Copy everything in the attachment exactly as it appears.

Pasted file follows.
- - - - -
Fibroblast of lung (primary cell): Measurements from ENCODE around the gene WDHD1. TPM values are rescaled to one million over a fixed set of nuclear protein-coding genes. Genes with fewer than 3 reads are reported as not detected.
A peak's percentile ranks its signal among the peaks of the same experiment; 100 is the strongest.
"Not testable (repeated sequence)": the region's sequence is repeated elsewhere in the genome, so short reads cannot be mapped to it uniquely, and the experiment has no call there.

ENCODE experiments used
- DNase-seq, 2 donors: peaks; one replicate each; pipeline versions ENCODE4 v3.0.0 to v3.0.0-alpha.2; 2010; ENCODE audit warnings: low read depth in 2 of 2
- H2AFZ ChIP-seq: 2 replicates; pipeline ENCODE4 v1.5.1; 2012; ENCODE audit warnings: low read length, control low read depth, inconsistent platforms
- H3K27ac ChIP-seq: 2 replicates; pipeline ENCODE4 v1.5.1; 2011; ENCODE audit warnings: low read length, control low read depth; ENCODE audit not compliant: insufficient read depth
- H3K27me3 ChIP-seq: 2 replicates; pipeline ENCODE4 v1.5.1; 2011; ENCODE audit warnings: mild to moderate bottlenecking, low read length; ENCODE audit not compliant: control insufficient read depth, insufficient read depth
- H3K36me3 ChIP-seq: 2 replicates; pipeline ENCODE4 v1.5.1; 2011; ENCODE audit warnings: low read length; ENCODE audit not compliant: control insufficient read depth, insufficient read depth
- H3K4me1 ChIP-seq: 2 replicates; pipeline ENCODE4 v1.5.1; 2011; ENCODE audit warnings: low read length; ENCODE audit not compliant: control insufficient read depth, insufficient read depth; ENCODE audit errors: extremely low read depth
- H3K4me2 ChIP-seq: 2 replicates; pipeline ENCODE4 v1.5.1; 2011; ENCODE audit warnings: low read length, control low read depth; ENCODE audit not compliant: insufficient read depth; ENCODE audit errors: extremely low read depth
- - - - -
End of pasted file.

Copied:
Fibroblast of lung (primary cell): Measurements from ENCODE around the gene WDHD1. TPM values are rescaled to one million over a fixed set of nuclear protein-coding genes. Genes with fewer than 3 reads are reported as not detected.
A peak's percentile ranks its signal among the peaks of the same experiment; 100 is the strongest.
"Not testable (repeated sequence)": the region's sequence is repeated elsewhere in the genome, so short reads cannot be mapped to it uniquely, and the experiment has no call there.

ENCODE experiments used
- DNase-seq, 2 donors: peaks; one replicate each; pipeline versions ENCODE4 v3.0.0 to v3.0.0-alpha.2; 2010; ENCODE audit warnings: low read depth in 2 of 2
- H2AFZ ChIP-seq: 2 replicates; pipeline ENCODE4 v1.5.1; 2012; ENCODE audit warnings: low read length, control low read depth, inconsistent platforms
- H3K27ac ChIP-seq: 2 replicates; pipeline ENCODE4 v1.5.1; 2011; ENCODE audit warnings: low read length, control low read depth; ENCODE audit not compliant: insufficient read depth
- H3K27me3 ChIP-seq: 2 replicates; pipeline ENCODE4 v1.5.1; 2011; ENCODE audit warnings: mild to moderate bottlenecking, low read length; ENCODE audit not compliant: control insufficient read depth, insufficient read depth
- H3K36me3 ChIP-seq: 2 replicates; pipeline ENCODE4 v1.5.1; 2011; ENCODE audit warnings: low read length; ENCODE audit not compliant: control insufficient read depth, insufficient read depth
- H3K4me1 ChIP-seq: 2 replicates; pipeline ENCODE4 v1.5.1; 2011; ENCODE audit warnings: low read length; ENCODE audit not compliant: control insufficient read depth, insufficient read depth; ENCODE audit errors: extremely low read depth
- H3K4me2 ChIP-seq: 2 replicates; pipeline ENCODE4 v1.5.1; 2011; ENCODE audit warnings: low read length, control low read depth; ENCODE audit not compliant: insufficient read depth; ENCODE audit errors: extremely low read depth